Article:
When Eliza Haywood's novel The History of Miss Betsy Thoughtless was published in 1751, Haywood had won success as an author but was still something of a curiosity. Known as part of the "Fair Triumvirate of Wit" with fellow professional authors Aphra Behn and Delarivier Manley, she was one of only a handful of popular female authors of her time.
By 1888, when Amy Levy published Reuben Sachs, a novel of the Jewish experience, the British literary land-scape was filled with women writing in virtually every genre, many as professionals. A recently acquired collection of 130 works of literature by British women of the eighteenth and nineteenth centuries provides insight into not only the development of the novel, but also of new literary genres in general and the societal forces that gave rise to female authors in the Victorian era.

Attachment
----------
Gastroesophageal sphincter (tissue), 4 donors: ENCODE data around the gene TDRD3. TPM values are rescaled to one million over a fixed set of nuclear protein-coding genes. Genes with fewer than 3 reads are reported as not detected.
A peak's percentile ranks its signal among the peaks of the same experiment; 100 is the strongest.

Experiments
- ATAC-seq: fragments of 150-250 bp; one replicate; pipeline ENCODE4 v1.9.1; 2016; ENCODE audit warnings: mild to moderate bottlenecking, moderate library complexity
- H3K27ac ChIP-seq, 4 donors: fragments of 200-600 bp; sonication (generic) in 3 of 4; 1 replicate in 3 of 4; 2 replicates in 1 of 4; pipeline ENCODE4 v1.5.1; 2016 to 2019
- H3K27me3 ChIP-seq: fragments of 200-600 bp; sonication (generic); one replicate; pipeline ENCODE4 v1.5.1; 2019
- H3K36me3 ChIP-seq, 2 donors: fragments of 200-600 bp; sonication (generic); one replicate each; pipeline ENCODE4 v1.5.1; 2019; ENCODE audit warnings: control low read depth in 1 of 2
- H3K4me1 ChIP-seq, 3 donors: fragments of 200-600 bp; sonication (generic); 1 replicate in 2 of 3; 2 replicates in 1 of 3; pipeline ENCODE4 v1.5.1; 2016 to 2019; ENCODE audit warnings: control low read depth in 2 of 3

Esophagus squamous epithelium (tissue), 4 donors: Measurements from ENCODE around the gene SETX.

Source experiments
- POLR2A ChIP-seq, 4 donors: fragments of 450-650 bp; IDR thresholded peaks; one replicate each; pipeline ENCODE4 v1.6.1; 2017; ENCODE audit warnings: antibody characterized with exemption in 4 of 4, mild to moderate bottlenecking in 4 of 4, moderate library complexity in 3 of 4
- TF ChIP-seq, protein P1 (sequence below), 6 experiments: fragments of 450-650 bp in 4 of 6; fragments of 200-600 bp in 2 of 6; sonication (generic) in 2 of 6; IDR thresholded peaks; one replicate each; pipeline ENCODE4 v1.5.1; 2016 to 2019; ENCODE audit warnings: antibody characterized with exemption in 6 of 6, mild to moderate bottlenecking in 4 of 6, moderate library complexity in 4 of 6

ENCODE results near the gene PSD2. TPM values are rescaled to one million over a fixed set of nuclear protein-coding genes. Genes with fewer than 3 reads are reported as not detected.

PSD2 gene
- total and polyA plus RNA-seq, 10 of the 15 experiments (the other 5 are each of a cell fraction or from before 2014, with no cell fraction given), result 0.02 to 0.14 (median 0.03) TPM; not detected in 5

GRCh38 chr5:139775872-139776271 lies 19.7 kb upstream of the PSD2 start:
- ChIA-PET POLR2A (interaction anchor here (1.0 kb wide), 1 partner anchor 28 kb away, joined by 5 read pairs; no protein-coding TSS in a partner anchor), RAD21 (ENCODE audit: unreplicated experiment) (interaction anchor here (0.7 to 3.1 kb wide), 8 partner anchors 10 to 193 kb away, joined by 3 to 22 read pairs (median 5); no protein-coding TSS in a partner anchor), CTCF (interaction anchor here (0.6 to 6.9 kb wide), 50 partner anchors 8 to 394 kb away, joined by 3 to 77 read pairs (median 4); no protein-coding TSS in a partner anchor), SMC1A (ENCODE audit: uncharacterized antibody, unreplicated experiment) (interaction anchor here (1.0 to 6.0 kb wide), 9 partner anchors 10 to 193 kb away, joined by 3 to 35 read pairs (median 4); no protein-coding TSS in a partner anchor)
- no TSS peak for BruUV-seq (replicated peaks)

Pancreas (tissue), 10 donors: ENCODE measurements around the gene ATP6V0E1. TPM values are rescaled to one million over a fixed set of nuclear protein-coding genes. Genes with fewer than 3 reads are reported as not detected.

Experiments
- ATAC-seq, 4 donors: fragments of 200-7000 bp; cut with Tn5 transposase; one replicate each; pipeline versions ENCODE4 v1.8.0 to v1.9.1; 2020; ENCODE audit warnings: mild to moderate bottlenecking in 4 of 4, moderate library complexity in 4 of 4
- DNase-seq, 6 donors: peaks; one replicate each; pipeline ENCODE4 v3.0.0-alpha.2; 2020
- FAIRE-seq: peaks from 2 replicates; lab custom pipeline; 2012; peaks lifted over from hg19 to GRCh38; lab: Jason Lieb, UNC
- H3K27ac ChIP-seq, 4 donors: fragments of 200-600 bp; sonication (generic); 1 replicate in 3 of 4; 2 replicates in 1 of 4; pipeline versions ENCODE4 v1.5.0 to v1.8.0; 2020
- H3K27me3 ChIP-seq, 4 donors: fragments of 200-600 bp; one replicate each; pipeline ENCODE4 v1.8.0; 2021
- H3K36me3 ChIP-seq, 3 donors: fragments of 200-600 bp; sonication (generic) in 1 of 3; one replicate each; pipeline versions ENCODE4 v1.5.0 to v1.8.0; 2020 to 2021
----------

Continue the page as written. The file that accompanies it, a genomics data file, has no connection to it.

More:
In addition to the Haywood and Levy novels mentioned above, the collection includes works by Mary Shelley, Sophia Lee, Elizabeth Linton, and Mary Braddon. Also included are a number of "silver fork" novels (a term coined to symbolize the frivolous consumption of the upper class) by writers such as Catherine Gore, which exemplify the moralistic tone of fiction set in Victorian high society.
Gothic romances, epistolary novels, and societal "problem" novels are also represented in the collection and attest to the role of female authors in developing the novel as a form.
The collection serves as a useful guide to book history. We now think of novels as single-volume publications, but in Victorian England, they were commonly published in multiple volumes. The popular "triple-decker," or three-volume format, allowed circulating libraries that charged patrons to borrow books to profit three times for one work. Some of the volumes in this collection still have the labels listing the costs and regulations of these commercial libraries.